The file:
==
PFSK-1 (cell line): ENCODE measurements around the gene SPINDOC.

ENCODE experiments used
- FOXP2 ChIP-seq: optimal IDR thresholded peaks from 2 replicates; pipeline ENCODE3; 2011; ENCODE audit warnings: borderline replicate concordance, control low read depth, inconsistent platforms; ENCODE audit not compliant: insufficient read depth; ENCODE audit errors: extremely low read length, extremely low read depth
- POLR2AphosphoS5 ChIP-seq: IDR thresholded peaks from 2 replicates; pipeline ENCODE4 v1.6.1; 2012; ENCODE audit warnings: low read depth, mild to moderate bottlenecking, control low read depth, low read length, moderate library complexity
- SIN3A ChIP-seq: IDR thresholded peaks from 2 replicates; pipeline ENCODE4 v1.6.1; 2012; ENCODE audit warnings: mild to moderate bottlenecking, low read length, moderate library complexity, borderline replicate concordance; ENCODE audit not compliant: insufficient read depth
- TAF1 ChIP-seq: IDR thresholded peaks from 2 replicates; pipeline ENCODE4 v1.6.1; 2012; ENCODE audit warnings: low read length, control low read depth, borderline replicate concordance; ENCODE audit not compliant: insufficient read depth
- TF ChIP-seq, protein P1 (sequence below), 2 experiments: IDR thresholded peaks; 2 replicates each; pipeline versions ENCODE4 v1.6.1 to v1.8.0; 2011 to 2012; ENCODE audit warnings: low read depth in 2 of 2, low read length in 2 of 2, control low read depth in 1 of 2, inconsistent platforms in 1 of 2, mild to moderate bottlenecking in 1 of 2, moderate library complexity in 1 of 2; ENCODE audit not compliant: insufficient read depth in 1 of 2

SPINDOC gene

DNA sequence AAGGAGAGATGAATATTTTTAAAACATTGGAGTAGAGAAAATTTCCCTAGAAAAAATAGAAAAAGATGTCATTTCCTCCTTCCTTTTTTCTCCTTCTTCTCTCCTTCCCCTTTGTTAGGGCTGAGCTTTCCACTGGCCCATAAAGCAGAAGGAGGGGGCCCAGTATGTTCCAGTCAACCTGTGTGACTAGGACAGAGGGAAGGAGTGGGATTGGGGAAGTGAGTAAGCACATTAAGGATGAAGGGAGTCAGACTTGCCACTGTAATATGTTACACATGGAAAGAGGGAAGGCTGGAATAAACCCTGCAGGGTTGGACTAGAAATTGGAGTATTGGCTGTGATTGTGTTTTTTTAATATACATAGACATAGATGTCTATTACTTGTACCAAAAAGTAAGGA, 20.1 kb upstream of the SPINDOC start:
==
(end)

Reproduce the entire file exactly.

PFSK-1 (cell line): ENCODE measurements around the gene SPINDOC.

ENCODE experiments used
- FOXP2 ChIP-seq: optimal IDR thresholded peaks from 2 replicates; pipeline ENCODE3; 2011; ENCODE audit warnings: borderline replicate concordance, control low read depth, inconsistent platforms; ENCODE audit not compliant: insufficient read depth; ENCODE audit errors: extremely low read length, extremely low read depth
- POLR2AphosphoS5 ChIP-seq: IDR thresholded peaks from 2 replicates; pipeline ENCODE4 v1.6.1; 2012; ENCODE audit warnings: low read depth, mild to moderate bottlenecking, control low read depth, low read length, moderate library complexity
- SIN3A ChIP-seq: IDR thresholded peaks from 2 replicates; pipeline ENCODE4 v1.6.1; 2012; ENCODE audit warnings: mild to moderate bottlenecking, low read length, moderate library complexity, borderline replicate concordance; ENCODE audit not compliant: insufficient read depth
- TAF1 ChIP-seq: IDR thresholded peaks from 2 replicates; pipeline ENCODE4 v1.6.1; 2012; ENCODE audit warnings: low read length, control low read depth, borderline replicate concordance; ENCODE audit not compliant: insufficient read depth
- TF ChIP-seq, protein P1 (sequence below), 2 experiments: IDR thresholded peaks; 2 replicates each; pipeline versions ENCODE4 v1.6.1 to v1.8.0; 2011 to 2012; ENCODE audit warnings: low read depth in 2 of 2, low read length in 2 of 2, control low read depth in 1 of 2, inconsistent platforms in 1 of 2, mild to moderate bottlenecking in 1 of 2, moderate library complexity in 1 of 2; ENCODE audit not compliant: insufficient read depth in 1 of 2

SPINDOC gene

DNA sequence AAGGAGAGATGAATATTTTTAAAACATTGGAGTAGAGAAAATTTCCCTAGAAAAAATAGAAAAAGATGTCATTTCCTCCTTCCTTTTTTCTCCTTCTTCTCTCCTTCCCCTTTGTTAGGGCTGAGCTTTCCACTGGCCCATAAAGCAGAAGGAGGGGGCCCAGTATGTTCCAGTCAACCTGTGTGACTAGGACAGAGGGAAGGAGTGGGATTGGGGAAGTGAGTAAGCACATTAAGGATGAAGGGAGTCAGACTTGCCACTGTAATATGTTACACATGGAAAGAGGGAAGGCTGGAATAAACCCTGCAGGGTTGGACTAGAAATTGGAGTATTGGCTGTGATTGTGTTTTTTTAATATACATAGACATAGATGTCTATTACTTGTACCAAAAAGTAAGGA, 20.1 kb upstream of the SPINDOC start: